Behind the promise: which platform is feasible?

Current USC vice-presidents evaluate each candidate's platform

Tuesday, April 7th, 2009

With some help from the current University Students’ Council Board of Directors, The Gazette compiled some final thoughts on this year’s presidential candidates’ platforms.

From their third floor hideout in the UCC, President Tom Stevenson, VP-campus issues James Arthurs, VP-student events Sabrina Sdao, VP-university affairs David Simmonds and VP-finance David Singh reflected on the initiatives proposed by the candidates " without passing any final judgment, of course.

Ryan Gauss
Ryan Gauss has a lengthy platform, and in the eyes of this year’s USC board, Gauss will have to organize his priorities in order to fulfill his initiatives.

“[The platform promises are] a lot to take on,” Singh said, noting Gauss’ view on OSAP is a big initiative. Gauss had not talked to Singh about his financing before the election.

Gauss’ OSAP plans also drew criticism from Simmonds. “It would be good for students, but not good for the system,” he said. He added Gauss’ name dropping was gratuitous and questioned whether he could effectively use his London connections.

But Simmonds did find some high points: “His concern for generally overlooked groups " such as athletes and the affiliates " is encouraging.”

Gauss could have benefited from more research, as several of his initiatives are already being undertaken by the USC.

For example, Stevenson confirmed the USC is already in talks with Grocery Checkout, one of Gauss’ major platform initiatives.

Stephen Lecce
Stephen Lecce’s platform is comprehensive and has many concrete, feasible ideas, according to the current board.

With a focus on making Western cheaper for students, Lecce highlighted various financial initiatives in his platform. Simmonds found Lecce’s ideas exciting and noted how Lecce spoke directly to the issue of textbook prices.

Simmonds did not agree with Lecce’s decision to enroll in a course, however.

“Tom has expressed the challenges of taking a course... we need to be more creative in connecting to students,” Simmonds explained.

Arthurs liked Lecce’s Not at My Western campaign concept but questioned his Earth Day idea.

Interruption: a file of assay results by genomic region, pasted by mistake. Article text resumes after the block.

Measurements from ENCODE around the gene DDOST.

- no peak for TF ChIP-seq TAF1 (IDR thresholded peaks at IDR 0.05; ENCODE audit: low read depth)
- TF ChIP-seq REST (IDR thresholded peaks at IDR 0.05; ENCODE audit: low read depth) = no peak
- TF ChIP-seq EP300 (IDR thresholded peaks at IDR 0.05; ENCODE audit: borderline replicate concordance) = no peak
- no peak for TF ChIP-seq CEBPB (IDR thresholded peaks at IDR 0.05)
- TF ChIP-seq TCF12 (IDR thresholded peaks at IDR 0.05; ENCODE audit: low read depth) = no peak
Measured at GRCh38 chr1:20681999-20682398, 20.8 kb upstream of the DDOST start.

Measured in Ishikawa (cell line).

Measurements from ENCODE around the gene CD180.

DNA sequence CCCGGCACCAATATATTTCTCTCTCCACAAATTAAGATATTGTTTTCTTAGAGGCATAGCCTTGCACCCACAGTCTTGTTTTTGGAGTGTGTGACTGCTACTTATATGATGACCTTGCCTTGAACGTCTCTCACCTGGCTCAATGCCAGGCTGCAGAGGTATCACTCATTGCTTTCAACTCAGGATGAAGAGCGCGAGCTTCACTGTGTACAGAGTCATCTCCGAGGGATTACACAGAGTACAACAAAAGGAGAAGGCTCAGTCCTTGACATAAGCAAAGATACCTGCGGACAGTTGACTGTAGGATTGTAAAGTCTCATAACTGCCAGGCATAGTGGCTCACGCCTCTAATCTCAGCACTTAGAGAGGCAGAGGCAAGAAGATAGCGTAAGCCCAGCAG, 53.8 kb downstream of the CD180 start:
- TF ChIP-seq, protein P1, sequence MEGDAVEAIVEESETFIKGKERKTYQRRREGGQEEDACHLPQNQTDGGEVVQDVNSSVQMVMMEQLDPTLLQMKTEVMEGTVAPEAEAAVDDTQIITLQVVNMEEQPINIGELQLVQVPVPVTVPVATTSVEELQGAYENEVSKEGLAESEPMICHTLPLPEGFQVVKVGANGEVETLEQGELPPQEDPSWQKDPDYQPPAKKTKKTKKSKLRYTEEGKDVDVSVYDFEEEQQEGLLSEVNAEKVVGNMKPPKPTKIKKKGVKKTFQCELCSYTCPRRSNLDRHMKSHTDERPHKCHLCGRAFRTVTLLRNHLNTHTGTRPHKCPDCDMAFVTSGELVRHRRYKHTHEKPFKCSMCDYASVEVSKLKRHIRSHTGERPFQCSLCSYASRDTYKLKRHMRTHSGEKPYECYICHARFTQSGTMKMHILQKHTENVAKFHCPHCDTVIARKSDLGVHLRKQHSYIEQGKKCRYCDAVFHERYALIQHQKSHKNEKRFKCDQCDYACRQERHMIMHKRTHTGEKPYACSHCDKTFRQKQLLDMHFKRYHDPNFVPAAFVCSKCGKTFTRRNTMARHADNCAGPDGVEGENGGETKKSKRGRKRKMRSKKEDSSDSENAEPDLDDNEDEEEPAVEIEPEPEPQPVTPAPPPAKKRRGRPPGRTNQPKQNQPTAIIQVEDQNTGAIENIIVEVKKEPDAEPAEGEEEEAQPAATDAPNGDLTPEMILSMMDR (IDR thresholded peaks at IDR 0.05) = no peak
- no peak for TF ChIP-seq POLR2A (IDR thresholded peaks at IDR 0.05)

“There’s already an EnviroWeek,” Arthurs said. “The ideas he had about the day would be good extended throughout the week.”

As for Wayback Playback movie nights, Sdao found the idea feasible.

“All you need is a projector, sound, and rights to the movie,” she said.

Overall, Lecce’s platform touches on key issues across the board. “He takes a solid position,” Simmonds concluded.

Christan Mariyanayagam
Board members pointed out downfalls in Christan Mariyanayagam’s platform.

Arthurs noted some ideas are already being implemented: “A lot of work is being put into the wet/dry policy and there’s been a lot of work put into safety on campus through the Campus Community Police Service and Elgin Austen, [director of CCPS], through their new crime prevention initiative.”

Simmonds pointed to Mariyanayagam’s lack of town-and-gown coverage in his platform and felt there should be a more in-depth assessment of student costs.

As for the financial portion of the platform, Singh questioned the feasibility of using funds raised by large events to support smaller events.

Singh said Charity Ball, the most profitable Western event, fundraises entirely for charity and could not fund other events.

Sdao said there was room for constituencies and clubs to collaborate on events, but noted groups must first be willing to participate.

Mitch Steinberg
Mitch’s campaign didn’t draw much criticism from the current VPs, but it didn’t receive much praise either.

Arthurs complimented Steinberg on his intent: “I honour the thought of bringing everyone together.”

He added, “I’m interested in learning more of the how from his platform.”

Singh thought Steinberg’s wish to continue support of STAND’s efforts was a big promise to make and felt Steinberg’s proposal to make all textbooks available in the library was the least financially feasible promise. “Even the lowest price assumptions produce a huge cost to the USC.”

As for the suggestion to extend Foot Patrol hours, Arthurs worried how the patrollers would get home, since buses stop running at 12 a.m. and during exams the library closes at 2 a.m.

Steinberg’s suggestion for a concert for all students received criticism as well. Arthurs cautioned that with so many different tastes on campus, it would be difficult to find an artist that all students would enjoy.

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